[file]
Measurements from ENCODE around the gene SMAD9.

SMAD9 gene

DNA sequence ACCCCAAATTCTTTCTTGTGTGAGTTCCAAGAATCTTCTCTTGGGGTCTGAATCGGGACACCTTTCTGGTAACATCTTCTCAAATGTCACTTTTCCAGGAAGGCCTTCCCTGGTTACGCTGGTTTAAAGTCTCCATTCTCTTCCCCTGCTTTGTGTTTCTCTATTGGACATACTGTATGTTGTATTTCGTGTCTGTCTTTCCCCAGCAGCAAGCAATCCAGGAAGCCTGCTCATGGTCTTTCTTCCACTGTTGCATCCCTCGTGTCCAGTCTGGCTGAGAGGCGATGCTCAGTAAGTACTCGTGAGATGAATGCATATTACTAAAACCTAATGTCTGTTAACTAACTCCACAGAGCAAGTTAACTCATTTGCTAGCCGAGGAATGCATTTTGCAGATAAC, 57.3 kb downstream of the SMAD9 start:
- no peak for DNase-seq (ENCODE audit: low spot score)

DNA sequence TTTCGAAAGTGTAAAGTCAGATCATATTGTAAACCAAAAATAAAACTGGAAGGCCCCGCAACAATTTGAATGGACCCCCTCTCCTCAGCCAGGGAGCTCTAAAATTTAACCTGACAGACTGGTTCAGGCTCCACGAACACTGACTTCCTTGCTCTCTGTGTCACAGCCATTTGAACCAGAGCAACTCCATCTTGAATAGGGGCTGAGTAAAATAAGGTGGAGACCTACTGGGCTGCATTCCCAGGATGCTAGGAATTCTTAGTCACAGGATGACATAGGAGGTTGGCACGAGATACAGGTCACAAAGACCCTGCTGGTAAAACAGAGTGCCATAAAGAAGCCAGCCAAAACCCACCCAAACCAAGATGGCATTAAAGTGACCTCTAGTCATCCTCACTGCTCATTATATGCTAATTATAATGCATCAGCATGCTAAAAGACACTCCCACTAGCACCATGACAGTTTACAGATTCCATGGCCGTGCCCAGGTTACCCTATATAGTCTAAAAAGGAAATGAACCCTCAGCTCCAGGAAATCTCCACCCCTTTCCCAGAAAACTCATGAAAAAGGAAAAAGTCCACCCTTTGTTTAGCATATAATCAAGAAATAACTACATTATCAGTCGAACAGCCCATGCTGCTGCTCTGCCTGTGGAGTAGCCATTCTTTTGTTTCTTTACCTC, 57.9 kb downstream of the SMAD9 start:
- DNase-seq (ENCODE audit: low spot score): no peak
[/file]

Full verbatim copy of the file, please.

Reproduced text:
Measurements from ENCODE around the gene SMAD9.

SMAD9 gene

DNA sequence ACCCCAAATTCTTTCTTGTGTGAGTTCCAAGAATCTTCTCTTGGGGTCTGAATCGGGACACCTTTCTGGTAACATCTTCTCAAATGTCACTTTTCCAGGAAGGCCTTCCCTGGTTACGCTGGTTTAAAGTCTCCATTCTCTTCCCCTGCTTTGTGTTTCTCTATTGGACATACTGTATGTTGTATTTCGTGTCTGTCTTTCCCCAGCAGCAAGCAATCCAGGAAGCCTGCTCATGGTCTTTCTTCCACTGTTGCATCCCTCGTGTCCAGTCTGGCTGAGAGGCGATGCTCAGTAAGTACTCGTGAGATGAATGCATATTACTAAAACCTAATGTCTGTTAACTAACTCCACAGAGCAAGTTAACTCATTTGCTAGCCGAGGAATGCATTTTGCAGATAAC, 57.3 kb downstream of the SMAD9 start:
- no peak for DNase-seq (ENCODE audit: low spot score)

DNA sequence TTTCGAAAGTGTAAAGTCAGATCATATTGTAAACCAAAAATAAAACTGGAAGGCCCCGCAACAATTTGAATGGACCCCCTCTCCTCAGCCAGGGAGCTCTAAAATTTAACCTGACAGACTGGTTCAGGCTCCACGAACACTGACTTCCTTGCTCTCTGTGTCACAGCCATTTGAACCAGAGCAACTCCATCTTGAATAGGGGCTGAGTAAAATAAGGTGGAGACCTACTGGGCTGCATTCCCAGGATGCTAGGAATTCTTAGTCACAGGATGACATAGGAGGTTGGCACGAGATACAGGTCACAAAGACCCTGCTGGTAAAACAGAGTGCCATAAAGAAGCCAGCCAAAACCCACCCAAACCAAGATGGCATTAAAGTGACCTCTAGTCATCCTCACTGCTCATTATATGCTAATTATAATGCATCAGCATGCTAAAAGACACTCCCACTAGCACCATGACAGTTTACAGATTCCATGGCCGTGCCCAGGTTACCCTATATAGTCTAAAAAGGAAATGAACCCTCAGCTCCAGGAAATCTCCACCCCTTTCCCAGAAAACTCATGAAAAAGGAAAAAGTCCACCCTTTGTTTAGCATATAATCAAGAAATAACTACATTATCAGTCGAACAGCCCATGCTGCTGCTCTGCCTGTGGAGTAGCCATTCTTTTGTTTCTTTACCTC, 57.9 kb downstream of the SMAD9 start:
- DNase-seq (ENCODE audit: low spot score): no peak